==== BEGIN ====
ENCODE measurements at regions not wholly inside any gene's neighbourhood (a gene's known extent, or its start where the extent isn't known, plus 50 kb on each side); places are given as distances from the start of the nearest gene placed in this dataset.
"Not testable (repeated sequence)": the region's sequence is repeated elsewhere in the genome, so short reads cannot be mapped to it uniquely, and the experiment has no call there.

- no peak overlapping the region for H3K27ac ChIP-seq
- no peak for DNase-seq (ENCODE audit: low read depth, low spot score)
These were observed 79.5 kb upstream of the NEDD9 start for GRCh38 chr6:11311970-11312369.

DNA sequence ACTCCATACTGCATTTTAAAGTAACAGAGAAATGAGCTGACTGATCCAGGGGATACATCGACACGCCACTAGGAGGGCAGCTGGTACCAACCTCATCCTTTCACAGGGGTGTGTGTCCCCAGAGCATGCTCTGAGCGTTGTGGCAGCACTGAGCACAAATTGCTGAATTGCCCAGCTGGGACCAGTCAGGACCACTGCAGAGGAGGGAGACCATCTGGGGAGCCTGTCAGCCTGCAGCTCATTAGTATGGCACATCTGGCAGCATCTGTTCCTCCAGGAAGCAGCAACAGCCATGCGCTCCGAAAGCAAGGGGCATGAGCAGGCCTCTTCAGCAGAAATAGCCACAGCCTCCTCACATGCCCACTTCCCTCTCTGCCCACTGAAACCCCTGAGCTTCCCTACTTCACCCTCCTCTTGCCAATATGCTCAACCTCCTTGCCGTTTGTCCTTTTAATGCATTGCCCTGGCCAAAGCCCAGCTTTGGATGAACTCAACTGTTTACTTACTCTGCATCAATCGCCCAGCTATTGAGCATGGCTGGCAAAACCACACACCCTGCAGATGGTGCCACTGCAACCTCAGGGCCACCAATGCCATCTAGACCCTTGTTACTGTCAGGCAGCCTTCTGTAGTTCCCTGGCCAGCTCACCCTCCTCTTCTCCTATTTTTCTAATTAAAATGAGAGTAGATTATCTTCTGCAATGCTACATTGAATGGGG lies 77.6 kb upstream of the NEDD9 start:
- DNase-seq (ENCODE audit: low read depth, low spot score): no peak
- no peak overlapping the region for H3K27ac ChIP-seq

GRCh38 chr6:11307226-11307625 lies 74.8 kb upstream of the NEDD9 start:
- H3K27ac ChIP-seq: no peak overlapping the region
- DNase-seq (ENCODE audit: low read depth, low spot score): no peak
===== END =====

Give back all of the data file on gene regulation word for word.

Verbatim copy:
ENCODE measurements at regions not wholly inside any gene's neighbourhood (a gene's known extent, or its start where the extent isn't known, plus 50 kb on each side); places are given as distances from the start of the nearest gene placed in this dataset.
"Not testable (repeated sequence)": the region's sequence is repeated elsewhere in the genome, so short reads cannot be mapped to it uniquely, and the experiment has no call there.

- no peak overlapping the region for H3K27ac ChIP-seq
- no peak for DNase-seq (ENCODE audit: low read depth, low spot score)
These were observed 79.5 kb upstream of the NEDD9 start for GRCh38 chr6:11311970-11312369.

DNA sequence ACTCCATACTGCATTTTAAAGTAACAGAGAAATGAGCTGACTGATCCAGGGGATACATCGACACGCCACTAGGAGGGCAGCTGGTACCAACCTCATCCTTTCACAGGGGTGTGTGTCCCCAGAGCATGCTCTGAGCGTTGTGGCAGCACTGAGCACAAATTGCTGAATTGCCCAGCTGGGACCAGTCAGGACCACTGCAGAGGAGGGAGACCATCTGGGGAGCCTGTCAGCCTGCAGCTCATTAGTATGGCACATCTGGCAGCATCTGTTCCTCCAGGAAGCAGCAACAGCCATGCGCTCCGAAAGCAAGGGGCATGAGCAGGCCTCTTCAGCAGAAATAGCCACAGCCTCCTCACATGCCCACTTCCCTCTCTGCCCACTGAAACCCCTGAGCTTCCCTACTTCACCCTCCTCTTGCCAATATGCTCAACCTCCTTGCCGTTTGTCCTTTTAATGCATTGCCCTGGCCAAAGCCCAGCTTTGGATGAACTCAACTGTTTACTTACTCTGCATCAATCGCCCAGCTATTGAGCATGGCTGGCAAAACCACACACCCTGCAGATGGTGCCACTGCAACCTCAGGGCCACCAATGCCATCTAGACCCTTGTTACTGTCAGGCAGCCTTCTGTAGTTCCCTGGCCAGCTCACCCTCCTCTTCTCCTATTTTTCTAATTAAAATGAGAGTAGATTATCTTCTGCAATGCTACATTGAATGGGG lies 77.6 kb upstream of the NEDD9 start:
- DNase-seq (ENCODE audit: low read depth, low spot score): no peak
- no peak overlapping the region for H3K27ac ChIP-seq

GRCh38 chr6:11307226-11307625 lies 74.8 kb upstream of the NEDD9 start:
- H3K27ac ChIP-seq: no peak overlapping the region
- DNase-seq (ENCODE audit: low read depth, low spot score): no peak